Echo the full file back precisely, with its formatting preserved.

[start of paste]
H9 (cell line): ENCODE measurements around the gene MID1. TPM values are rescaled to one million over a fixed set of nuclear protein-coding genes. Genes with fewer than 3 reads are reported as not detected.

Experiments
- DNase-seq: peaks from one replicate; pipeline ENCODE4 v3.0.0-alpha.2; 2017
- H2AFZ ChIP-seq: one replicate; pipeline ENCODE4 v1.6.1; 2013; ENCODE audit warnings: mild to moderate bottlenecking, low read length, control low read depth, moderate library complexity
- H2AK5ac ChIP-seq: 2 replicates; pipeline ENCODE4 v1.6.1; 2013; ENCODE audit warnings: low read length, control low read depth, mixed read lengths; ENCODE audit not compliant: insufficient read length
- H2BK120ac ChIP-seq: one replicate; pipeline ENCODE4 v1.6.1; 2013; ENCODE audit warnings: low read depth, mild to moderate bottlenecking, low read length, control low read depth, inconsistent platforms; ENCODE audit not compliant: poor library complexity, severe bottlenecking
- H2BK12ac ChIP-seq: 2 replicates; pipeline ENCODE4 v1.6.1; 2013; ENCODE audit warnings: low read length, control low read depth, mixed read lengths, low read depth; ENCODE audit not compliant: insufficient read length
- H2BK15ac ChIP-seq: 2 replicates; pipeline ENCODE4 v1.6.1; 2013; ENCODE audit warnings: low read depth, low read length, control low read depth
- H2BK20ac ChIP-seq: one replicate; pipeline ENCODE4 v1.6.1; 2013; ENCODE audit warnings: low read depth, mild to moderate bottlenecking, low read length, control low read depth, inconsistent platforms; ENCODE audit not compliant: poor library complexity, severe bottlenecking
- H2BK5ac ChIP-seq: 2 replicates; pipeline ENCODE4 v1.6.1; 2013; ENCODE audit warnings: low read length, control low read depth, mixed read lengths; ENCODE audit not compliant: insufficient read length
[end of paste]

H9 (cell line): ENCODE measurements around the gene MID1. TPM values are rescaled to one million over a fixed set of nuclear protein-coding genes. Genes with fewer than 3 reads are reported as not detected.

Experiments
- DNase-seq: peaks from one replicate; pipeline ENCODE4 v3.0.0-alpha.2; 2017
- H2AFZ ChIP-seq: one replicate; pipeline ENCODE4 v1.6.1; 2013; ENCODE audit warnings: mild to moderate bottlenecking, low read length, control low read depth, moderate library complexity
- H2AK5ac ChIP-seq: 2 replicates; pipeline ENCODE4 v1.6.1; 2013; ENCODE audit warnings: low read length, control low read depth, mixed read lengths; ENCODE audit not compliant: insufficient read length
- H2BK120ac ChIP-seq: one replicate; pipeline ENCODE4 v1.6.1; 2013; ENCODE audit warnings: low read depth, mild to moderate bottlenecking, low read length, control low read depth, inconsistent platforms; ENCODE audit not compliant: poor library complexity, severe bottlenecking
- H2BK12ac ChIP-seq: 2 replicates; pipeline ENCODE4 v1.6.1; 2013; ENCODE audit warnings: low read length, control low read depth, mixed read lengths, low read depth; ENCODE audit not compliant: insufficient read length
- H2BK15ac ChIP-seq: 2 replicates; pipeline ENCODE4 v1.6.1; 2013; ENCODE audit warnings: low read depth, low read length, control low read depth
- H2BK20ac ChIP-seq: one replicate; pipeline ENCODE4 v1.6.1; 2013; ENCODE audit warnings: low read depth, mild to moderate bottlenecking, low read length, control low read depth, inconsistent platforms; ENCODE audit not compliant: poor library complexity, severe bottlenecking
- H2BK5ac ChIP-seq: 2 replicates; pipeline ENCODE4 v1.6.1; 2013; ENCODE audit warnings: low read length, control low read depth, mixed read lengths; ENCODE audit not compliant: insufficient read length